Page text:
poetry

Post image for Any Art You Make Can and Will Be Used Against You

Of the 331 people arrested amid last week’s massive New York protests, one is an especially unlikely suspect: Eric Linsker, a poet and adjunct writing professor at the City University of New York.

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Post image for The Golden Mean: Dorothea Lasky and the Well-Adjusted Poem 

Dorothea Lasky is the Ello of poetry. She gives us poems that are cute and zany, but on a clean, ad-free platform that is friendly, complex, and interpersonally sensitive. She is poetry’s golden mean between radical and legible, romantic and classical, interpersonal and impersonal: in other words, she is uniquely poised to transcend the poetry wars.

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PoetryWeekend

Why I Am a Member of the Lee Harwood Fan Club

by John Yau on November 9, 2014

Post image for Why I Am a Member of the Lee Harwood Fan Club

Mark Ford’s blurb on the back of Lee Harwood’s most recent book of poetry, The Orchid Boat (London, Enitharmon, 2014), inspired me to look up the original review from which it was quoted.

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Post image for Sense of an Ending: Harvey Shapiro’s A Momentary Glory

When I recall the poet Harvey Shapiro, who died not long before his eighty-ninth birthday in January 2013, I remember having lunch with him on a sweltering August afternoon in 2001, New York City’s hottest day in twenty-five years, or so the radio said.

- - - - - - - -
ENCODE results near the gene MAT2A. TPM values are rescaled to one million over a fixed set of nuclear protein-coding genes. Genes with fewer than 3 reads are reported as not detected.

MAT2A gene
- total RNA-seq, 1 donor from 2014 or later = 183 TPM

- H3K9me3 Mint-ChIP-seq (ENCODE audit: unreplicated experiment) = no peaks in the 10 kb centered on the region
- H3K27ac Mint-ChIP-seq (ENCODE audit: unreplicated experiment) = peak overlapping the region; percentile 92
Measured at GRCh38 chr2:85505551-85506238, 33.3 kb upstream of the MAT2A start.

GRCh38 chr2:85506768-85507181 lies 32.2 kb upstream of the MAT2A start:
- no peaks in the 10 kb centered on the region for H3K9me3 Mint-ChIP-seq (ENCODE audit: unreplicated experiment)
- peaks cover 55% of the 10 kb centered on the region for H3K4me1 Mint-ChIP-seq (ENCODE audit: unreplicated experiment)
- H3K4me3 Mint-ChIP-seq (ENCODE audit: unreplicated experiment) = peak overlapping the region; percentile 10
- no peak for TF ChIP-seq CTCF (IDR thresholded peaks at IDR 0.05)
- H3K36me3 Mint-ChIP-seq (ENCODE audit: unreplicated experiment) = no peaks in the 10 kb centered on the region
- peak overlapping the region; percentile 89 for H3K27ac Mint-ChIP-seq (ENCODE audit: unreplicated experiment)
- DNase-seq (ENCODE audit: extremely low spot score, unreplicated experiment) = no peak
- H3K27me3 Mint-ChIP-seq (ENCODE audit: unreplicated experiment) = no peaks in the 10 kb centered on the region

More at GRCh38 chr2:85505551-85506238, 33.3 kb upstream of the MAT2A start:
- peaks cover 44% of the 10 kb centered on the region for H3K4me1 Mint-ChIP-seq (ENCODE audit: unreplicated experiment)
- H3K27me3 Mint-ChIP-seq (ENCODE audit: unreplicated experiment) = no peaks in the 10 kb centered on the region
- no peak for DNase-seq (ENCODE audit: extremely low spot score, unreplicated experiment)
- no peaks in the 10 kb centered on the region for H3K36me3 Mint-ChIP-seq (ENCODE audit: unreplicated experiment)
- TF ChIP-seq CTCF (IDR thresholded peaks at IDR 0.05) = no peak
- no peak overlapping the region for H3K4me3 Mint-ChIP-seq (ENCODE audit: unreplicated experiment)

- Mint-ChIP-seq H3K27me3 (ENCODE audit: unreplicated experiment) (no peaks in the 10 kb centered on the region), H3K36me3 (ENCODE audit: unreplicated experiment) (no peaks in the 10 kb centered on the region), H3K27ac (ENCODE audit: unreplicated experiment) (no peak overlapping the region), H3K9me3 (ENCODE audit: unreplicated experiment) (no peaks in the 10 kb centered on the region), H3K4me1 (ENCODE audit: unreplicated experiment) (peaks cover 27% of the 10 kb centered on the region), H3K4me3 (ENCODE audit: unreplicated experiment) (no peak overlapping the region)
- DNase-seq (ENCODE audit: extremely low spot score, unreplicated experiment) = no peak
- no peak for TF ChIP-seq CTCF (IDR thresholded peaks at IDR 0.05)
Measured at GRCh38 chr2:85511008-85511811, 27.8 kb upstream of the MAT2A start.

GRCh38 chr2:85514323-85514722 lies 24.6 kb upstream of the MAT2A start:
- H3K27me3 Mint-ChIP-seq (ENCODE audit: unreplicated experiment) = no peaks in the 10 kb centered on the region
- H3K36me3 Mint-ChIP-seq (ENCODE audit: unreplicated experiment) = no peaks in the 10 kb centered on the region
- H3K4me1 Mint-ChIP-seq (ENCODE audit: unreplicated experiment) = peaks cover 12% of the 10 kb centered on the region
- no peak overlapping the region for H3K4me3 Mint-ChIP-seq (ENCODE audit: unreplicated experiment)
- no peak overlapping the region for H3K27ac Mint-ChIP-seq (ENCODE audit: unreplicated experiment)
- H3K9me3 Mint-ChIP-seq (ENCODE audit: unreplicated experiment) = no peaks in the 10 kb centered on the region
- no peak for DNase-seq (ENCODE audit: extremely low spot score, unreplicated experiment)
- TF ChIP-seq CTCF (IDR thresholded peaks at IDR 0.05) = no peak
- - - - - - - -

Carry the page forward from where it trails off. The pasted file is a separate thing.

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Eric Baus,

The Tranquilized Tongue (City Lights Books, 2014), Eric Baus’s fourth book, is his best yet. It consists of more than sixty compact prose poems, some of which are only one sentence long, and with none as long as the first one, “The Illuminated Egg,” a single block of ten sentences.

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PoetryWeekend

Glow-in-the-Dark Jigsaw Pieces

by Barry Schwabsky on August 2, 2014

Arthur Sze,

I have a habit, when reading a good book of poetry, of looking for the places where the poet seems to be reflecting on his or her own sense of what poetry is. Arthur Sze, one of my favorite poets, writes, “If I sprinkle iron filings onto a sheet / / of paper, I make visible the magnetic lines / of the moment.”

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PoetryWeekend

Marilyn Chin: Poet, Translator, Provocateur

by John Yau on July 27, 2014

Marilyn Chin (2007)

A few weeks ago, on Centre Street–just north of Canal, the longtime boundary between Chinatown and the rest of Manhattan–I was on a panel, Re-imagining Asian American (and American) Poetry, at the Museum of Chinese in America (MoCA).

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Mark Wunderlich’s The Earth Avails

Much of Mark Wunderlich’s decidedly sincere and dexterous new book The Earth Avails derives, as well as extrapolates from a little leather volume of common prayers, a treasury of highly particular, utilitarian 19th-century Protestant folk devotionals. Not only has he carefully reconstituted these idiosyncratic beseechments and their pious worldview, he has exceeded them in a number of ways.

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Post image for “Reckless sympathy, scorn”: Paul Violi’s Last Poems

Paul Violi’s poetry has rarely been taken as seriously as it should be. Probably that’s because he never took the spirit of seriousness as seriously as many people do, especially when it comes to poetry. His erudition never wears an academic gown.

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Post image for The Freedom of Futurist Poetry

The Guggenheim Museum was filled with noise on Monday evening during
“PAAAAAAroooooooooooole in Libertà Futuriste (Futurist Wwwwwwoooooords-in-Freedom),” an eccentric program that breathed new life into an extensive survey of Futurist art that’s been on view since February.

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